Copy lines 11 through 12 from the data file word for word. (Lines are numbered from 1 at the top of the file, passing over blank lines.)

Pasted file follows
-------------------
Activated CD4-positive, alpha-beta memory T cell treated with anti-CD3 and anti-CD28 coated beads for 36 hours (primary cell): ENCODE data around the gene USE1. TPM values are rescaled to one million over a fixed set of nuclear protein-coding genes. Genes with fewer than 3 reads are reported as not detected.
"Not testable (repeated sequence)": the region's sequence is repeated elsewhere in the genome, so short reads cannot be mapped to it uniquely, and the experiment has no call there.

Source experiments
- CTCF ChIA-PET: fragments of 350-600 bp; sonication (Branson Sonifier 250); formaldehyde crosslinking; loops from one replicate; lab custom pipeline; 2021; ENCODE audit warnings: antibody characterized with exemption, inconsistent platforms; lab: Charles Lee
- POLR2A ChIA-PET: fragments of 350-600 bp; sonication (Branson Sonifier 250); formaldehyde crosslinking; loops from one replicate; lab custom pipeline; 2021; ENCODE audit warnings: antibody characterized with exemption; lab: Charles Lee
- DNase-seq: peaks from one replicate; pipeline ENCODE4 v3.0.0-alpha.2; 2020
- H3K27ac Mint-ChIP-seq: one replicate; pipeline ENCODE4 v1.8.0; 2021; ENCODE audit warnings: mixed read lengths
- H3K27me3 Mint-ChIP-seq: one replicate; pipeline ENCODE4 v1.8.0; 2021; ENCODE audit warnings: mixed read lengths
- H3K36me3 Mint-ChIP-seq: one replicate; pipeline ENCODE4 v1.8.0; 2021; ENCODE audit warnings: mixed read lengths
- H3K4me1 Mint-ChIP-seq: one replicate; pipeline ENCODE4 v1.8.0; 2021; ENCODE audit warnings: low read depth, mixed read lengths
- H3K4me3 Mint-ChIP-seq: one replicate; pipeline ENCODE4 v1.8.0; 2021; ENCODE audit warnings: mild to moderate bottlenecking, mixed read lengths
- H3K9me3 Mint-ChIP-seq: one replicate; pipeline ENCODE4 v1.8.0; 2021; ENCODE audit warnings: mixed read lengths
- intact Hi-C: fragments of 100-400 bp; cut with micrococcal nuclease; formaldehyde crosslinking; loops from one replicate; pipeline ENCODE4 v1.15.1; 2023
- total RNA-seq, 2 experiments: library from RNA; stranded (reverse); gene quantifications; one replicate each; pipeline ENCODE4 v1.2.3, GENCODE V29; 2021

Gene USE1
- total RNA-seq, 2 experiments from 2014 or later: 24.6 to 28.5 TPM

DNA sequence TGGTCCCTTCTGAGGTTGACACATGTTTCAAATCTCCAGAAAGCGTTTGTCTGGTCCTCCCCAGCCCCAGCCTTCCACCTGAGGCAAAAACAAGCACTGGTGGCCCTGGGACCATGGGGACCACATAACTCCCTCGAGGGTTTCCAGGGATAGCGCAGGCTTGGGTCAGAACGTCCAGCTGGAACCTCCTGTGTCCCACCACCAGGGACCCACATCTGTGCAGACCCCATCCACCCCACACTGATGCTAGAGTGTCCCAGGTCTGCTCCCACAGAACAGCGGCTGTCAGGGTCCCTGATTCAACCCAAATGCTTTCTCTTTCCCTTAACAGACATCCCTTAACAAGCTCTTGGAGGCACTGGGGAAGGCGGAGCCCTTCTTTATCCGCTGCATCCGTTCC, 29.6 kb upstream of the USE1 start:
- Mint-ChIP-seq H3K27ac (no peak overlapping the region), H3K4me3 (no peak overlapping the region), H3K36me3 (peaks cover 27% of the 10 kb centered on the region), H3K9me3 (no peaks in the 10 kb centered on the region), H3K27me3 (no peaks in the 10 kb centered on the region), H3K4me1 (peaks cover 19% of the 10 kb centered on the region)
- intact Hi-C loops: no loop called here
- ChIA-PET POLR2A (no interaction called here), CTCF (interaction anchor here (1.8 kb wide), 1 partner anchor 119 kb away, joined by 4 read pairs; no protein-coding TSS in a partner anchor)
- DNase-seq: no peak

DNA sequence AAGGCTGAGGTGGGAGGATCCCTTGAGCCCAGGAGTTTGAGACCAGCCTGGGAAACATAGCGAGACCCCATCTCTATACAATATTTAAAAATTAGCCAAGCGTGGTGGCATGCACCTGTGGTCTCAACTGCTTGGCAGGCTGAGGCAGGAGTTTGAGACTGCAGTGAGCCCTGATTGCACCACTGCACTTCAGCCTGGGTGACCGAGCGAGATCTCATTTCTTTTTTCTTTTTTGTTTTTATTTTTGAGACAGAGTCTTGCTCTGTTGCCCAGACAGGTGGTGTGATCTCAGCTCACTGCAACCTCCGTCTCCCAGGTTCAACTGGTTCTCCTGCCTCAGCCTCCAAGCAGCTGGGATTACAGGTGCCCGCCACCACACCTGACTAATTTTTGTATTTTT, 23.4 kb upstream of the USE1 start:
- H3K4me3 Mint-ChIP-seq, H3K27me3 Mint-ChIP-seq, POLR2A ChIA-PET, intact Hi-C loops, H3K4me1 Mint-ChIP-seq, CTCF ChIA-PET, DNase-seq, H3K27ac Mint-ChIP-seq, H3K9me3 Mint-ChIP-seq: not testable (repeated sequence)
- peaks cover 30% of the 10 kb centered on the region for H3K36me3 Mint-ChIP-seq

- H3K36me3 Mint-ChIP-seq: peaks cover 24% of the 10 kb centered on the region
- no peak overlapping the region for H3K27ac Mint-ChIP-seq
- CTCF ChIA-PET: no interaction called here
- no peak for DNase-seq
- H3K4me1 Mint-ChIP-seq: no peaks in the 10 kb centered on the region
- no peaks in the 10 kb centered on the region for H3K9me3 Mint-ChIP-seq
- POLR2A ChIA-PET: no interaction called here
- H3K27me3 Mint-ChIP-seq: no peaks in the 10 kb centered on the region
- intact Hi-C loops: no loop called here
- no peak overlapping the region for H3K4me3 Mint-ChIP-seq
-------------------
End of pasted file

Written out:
- H3K4me3 Mint-ChIP-seq: one replicate; pipeline ENCODE4 v1.8.0; 2021; ENCODE audit warnings: mild to moderate bottlenecking, mixed read lengths
- H3K9me3 Mint-ChIP-seq: one replicate; pipeline ENCODE4 v1.8.0; 2021; ENCODE audit warnings: mixed read lengths